Bearing this in mind, you will understand that the editors, who are Germans working in Germany, are foremost trying to cater to German tastes and German seasonal events. This means European fashions (the subscription for which y’all are willing to pay $$), but also costumes for "Fasching" which is a religiously based fest before lint (Feb/Mar), and, as you put it, Alpine Folk Style in Aug/Sep for the Munich Oktoberfest (another tradition, limited to the Southern part of Germany, i.e. Bavaria, but there a big deal).
    As commercialism (and many American residents living there) will have it, in recent years Halloween has made its way into the German business market. Which probably accounts for the re-hashed Fasching’s costumes in early fall with added Pumpkin and orange/black theme.
    Sewing your children’s (and your own) costume for Fasching is somewhat of a tradition in many German families (Isn’t that nice, from a sewer’s perspective? And so much cooler than the plastic-fantastic store-bought stuff), and the same probably goes for the Dirndl which is worn on the “Wies’n” during Oktoberfest.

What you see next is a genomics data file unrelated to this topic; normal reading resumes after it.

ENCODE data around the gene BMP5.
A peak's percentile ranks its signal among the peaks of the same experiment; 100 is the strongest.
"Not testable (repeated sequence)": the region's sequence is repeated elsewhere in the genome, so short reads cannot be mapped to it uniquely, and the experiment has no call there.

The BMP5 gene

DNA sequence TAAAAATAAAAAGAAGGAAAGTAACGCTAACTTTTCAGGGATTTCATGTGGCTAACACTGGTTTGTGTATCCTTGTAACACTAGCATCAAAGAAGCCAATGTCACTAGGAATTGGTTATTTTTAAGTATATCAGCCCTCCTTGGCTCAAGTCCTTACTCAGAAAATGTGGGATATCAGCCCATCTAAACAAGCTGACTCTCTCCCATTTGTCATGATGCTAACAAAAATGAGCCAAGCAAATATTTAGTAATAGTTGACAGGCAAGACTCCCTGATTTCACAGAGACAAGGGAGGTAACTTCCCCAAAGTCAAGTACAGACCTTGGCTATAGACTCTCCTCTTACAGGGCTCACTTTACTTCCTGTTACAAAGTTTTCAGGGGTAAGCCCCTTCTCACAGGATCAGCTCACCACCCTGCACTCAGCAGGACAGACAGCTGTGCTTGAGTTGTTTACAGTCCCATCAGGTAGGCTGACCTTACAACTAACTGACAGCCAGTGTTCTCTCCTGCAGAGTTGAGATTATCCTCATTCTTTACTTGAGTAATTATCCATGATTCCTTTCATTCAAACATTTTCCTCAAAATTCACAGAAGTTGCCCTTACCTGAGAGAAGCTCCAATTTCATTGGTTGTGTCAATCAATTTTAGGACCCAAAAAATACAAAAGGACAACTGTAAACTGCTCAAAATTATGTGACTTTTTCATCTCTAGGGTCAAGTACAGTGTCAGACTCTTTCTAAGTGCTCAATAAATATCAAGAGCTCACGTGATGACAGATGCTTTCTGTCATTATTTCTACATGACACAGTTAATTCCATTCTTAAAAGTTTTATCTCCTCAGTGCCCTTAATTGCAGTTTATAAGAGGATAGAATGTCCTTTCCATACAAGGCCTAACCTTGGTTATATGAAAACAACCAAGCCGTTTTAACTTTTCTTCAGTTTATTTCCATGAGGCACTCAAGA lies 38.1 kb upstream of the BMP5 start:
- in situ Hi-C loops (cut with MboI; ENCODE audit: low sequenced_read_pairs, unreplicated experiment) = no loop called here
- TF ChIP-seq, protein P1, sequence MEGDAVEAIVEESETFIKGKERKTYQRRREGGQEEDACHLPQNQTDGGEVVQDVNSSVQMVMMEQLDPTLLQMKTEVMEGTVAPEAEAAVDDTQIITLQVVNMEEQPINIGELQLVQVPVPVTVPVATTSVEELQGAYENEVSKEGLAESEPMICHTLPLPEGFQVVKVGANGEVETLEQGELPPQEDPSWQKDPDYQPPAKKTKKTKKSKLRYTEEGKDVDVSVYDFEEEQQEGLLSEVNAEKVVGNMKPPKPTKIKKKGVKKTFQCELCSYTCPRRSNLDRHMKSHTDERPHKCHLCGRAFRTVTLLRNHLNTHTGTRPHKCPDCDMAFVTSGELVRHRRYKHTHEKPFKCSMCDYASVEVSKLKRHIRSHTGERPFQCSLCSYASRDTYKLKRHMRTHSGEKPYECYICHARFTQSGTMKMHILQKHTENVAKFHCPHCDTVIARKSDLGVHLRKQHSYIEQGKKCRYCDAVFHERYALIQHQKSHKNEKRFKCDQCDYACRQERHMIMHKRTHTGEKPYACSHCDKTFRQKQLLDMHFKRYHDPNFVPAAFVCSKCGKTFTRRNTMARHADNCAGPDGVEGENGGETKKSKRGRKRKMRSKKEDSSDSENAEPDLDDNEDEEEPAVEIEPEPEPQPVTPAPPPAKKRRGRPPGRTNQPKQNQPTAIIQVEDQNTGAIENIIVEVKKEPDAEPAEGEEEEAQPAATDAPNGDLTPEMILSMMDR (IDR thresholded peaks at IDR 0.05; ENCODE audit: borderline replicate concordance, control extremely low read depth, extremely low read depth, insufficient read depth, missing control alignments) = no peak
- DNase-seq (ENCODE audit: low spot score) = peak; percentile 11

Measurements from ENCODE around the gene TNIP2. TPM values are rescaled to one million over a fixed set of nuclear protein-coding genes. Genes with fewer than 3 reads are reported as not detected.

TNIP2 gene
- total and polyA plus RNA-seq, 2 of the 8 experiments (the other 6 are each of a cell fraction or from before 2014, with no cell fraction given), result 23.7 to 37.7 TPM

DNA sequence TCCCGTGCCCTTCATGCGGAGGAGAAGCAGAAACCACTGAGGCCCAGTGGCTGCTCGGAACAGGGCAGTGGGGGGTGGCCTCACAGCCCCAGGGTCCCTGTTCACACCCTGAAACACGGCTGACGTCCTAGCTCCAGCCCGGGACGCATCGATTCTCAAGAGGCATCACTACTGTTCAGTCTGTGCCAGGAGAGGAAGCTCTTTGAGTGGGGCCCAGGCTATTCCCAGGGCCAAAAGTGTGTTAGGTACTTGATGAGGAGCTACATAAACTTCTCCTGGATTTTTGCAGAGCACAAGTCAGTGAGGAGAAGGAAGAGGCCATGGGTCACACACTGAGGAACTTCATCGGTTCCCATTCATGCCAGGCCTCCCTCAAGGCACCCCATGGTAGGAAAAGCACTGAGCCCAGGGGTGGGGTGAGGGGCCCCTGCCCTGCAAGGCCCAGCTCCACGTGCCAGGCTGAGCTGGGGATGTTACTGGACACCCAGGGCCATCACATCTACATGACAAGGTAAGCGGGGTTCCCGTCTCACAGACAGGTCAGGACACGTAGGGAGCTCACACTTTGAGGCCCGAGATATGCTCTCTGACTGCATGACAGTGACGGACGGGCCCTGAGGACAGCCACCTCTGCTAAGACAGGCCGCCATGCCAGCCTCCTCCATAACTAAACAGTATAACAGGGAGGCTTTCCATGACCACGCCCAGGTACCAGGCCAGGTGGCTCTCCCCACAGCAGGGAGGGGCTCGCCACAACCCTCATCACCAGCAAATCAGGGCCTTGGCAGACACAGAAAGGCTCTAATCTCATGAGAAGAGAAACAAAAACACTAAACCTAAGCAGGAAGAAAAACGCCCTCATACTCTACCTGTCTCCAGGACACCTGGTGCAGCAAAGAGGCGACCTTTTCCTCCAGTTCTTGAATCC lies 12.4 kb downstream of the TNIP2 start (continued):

So your request to cut out those costumes and Alpine Folk Style patterns in Burda is alike to asking an American company to cut out the Pumpkin Halloween stuff, the Western style shirts (yeehaah!) and the tacky, tasteless prom dresses (from a humble European view, perhaps?) which are so popular in the US. Make sense?
    Now, I do realize that many Americans - usually the one’s who have never been outside their borders, are oblivious to the fact of different cultures and traditions (a deeper discussion of the results and consequences thereof could be discussed elsewhere). But maybe if you tried to keep in mind the origin of this magazine you would not be as upset about the patterns you don’t like.